separate Chinese-Japanese discussion
of Shantung. A settlement between the
two groups is not yet in sight, and no
date has been set for resumption of
other Far Eastern conversation.
SCHOOL OF EDUCATION CLASS
OF '23 CHOOSES OFFICERS
Officers of the junior class of the
School of Education were elected Wed-
nesday afternoon in Tappan hall. Her-
old C. Hunt was chosen as J-Hop com-
mitteeman from the School of Edu-
cation.
The following officers were elected:
President Herold C. Hunt, vice-presi-
dent, Lyda R. Rideout, secretary,
Florence Butcher, treasurer, Clarence
0. Duncan.

Puffed Cheeks And Shining yes
Portray Kiddies At Yule Party

the route.

Regular tickets will then

be exchanged for them and mailed
back to the applicants. In this way
Michigan students can be assured of
preference in seat sales.
The following are the dates and
towns of the opera performances: at
Grand Rapids tonight, at Chicago Dec.
17 and 19, at Indianapolis Dec. 20, at
Cincinnati Dec. 21, at Lima Dec. 22, at
Cleveland Dec. 23, at Toledo Dec. 24,
at Pontiac Dec. 26, at Port Huron
Dec. 27, at Bay City Dec. 28, at Flint
Dec. 29, at Saginaw Dec. 30, and at
Detroit Dec. 31 and Jan. 2.
Diphtheria Quarantine Lifted Soon
The quarantine on the children's de-
partment at the Homoeopathic hospi-
tal, which has been in effect because
of a few diphtheria cases, will be
lifted within a few days, according to
a report from E. C. Springer, director
of the hospital.

"0, Jimmie, ain't it the berries?"
A long silence during whica time
Jimmie's Jaws work with a machine
like rapidity, while the puffed cheeks
denoting a mouth crowded to capacity
with goodies, threaten to assume such
proportions as to hide altogether that
pair of eyes shining with excitement.
And then the cheeks gradually recede
to normalcy, and a long drawn out
sight of satisfaction denotes that Jim-
mie is now ready to turn his atten-
tion to the much less profitable oc-
cupation of conversing with his neigh-
bor. And even as he does so he keeps
both eyes tightly glued on the bril-
liantly lighted, bespangled thing of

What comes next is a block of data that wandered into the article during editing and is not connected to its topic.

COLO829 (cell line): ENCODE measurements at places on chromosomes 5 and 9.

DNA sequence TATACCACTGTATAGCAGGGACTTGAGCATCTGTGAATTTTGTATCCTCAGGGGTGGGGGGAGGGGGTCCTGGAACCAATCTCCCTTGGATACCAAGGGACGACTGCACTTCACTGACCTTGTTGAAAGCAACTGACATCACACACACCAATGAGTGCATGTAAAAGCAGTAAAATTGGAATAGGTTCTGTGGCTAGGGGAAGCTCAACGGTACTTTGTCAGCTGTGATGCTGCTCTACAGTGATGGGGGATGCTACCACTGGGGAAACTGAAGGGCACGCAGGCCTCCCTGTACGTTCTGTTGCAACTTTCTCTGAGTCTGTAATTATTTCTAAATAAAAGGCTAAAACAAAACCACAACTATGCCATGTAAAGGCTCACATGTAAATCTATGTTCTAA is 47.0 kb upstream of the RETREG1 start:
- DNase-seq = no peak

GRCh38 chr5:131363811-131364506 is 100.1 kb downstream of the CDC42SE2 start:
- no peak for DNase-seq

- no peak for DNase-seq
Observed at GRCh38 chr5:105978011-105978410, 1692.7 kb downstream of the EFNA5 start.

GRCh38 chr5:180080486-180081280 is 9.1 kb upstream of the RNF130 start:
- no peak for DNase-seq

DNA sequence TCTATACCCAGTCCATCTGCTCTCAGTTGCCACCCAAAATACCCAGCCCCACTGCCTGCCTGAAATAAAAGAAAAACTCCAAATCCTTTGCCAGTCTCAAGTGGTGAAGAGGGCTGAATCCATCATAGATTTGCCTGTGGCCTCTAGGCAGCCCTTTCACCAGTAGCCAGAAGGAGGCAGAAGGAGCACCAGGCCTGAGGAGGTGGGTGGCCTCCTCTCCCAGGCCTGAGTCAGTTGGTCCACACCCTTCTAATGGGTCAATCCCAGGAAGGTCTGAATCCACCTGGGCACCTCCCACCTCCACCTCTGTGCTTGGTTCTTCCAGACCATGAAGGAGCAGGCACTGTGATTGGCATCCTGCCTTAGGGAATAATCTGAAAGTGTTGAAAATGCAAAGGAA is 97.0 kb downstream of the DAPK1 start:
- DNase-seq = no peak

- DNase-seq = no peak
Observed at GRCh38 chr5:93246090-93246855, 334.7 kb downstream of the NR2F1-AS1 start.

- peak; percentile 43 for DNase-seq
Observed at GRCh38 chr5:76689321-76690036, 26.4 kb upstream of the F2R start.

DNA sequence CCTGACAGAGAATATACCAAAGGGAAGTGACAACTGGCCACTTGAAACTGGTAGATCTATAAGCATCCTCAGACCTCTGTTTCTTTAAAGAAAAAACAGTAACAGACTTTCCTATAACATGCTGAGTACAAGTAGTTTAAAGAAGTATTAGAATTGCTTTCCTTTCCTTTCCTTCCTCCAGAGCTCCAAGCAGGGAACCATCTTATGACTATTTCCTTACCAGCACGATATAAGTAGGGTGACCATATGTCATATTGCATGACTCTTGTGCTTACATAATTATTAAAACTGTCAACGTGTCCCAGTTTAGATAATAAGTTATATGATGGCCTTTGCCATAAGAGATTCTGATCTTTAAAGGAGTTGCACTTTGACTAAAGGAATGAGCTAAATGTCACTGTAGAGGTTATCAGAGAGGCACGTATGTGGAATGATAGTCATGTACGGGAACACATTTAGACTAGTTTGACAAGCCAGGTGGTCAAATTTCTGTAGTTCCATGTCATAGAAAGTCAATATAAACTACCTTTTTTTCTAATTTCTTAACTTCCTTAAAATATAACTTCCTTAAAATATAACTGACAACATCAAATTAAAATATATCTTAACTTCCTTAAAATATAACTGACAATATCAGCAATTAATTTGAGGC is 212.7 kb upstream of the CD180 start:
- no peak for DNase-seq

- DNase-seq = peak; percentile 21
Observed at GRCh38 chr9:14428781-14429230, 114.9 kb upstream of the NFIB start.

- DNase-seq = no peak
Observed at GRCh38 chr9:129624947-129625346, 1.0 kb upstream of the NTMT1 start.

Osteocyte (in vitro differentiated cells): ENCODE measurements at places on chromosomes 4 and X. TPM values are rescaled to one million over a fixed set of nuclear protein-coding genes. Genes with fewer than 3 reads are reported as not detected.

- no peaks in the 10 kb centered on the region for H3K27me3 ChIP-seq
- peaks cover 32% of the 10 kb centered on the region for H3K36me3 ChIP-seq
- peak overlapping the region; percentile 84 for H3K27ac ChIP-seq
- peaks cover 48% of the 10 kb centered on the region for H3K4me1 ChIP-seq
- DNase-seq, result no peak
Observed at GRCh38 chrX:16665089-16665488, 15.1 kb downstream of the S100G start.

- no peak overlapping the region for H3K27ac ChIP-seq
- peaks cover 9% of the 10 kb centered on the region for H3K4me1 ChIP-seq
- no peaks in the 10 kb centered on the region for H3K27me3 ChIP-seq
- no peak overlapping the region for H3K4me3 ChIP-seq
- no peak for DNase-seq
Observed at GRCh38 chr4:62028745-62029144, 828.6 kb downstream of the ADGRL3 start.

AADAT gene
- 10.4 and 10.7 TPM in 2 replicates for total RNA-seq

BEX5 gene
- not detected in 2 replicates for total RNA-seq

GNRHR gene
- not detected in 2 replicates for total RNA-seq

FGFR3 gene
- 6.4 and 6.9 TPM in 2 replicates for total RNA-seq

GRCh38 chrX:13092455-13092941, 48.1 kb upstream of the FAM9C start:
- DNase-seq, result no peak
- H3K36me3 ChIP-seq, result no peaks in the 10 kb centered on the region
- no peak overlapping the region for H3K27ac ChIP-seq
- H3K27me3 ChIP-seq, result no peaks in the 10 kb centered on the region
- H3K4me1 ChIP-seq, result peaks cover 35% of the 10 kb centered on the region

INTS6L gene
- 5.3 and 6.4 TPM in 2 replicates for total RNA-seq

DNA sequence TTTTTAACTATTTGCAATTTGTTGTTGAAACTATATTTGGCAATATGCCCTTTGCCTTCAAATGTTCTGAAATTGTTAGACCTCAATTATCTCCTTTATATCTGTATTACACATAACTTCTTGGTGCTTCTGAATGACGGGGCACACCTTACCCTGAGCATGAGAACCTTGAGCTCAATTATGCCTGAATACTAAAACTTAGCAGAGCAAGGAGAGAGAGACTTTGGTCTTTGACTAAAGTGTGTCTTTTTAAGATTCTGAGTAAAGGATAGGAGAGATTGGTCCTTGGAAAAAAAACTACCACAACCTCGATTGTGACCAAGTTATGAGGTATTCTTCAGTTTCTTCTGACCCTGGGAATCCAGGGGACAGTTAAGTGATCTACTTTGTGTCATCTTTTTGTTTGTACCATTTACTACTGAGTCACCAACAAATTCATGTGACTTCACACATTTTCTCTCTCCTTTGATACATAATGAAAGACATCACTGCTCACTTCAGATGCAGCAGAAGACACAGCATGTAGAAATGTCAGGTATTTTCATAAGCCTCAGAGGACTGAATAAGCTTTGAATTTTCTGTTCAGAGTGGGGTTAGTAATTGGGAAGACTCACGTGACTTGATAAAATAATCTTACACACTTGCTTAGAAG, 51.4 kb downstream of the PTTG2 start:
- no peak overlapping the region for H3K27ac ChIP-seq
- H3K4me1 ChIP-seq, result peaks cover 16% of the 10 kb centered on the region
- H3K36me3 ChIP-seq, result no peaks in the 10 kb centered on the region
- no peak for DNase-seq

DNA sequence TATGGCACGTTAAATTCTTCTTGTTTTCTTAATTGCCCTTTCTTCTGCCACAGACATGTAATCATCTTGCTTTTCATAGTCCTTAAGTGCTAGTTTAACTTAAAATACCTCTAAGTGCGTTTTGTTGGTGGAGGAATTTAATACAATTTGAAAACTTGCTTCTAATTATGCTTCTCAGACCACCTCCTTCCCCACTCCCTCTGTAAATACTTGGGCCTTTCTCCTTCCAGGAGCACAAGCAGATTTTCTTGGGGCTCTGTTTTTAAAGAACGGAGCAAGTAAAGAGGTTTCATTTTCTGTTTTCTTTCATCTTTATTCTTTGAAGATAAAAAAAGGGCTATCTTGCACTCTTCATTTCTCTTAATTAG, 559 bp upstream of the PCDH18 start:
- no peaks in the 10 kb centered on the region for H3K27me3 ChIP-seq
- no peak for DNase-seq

beauty that once was a common pine
tree.
Picture in your mind 250 Jimmies.
equally voracious and equally happy
because 'Santa hadn't overlooked them,
and you have a faint idea of the Christ-

mas party given yesterday afternoon
by the Student Christian association
In Lane hall for the needy children of
Ann Arbor.
And not until the last crumb of those
nmiulti-colored candies and other eat-
ablev so dear to the childish heart
had disappeared, and the last candle
had flickered and died out did the
Jimmies evince any desire of return-
ing to this mundane world peopled- by
self sufficient denizens who would even
have you believe that they have grown
so blase as to doubt the existence of
Santa himself. And when at last he
lid go, casting one regretful look be-
hind him, Jimmie stepped into a car,
donated by some local car owner who
was once a kid himself, and was
whisked to the home whose walls will
look a little less dingy and the fare
just a little bit better as a result of
this transient visit to the Land of
What Might H-ave BAAn.

Mrs. H. O. Whittemore will

read

"Shepherds and Angels" ,from "Ben
Hur", at the "open house" to be held
at the city Y. W. C. A. at 4 o'clock next
Sunday afternoon. A musical program
including Christmas carols, will be1
carried out.
Miss Jeanette Thrift, general secre-1
tary, desires that all girls of Ann Ar-!
.bor and the University attend the af-
fair. Tea will be served.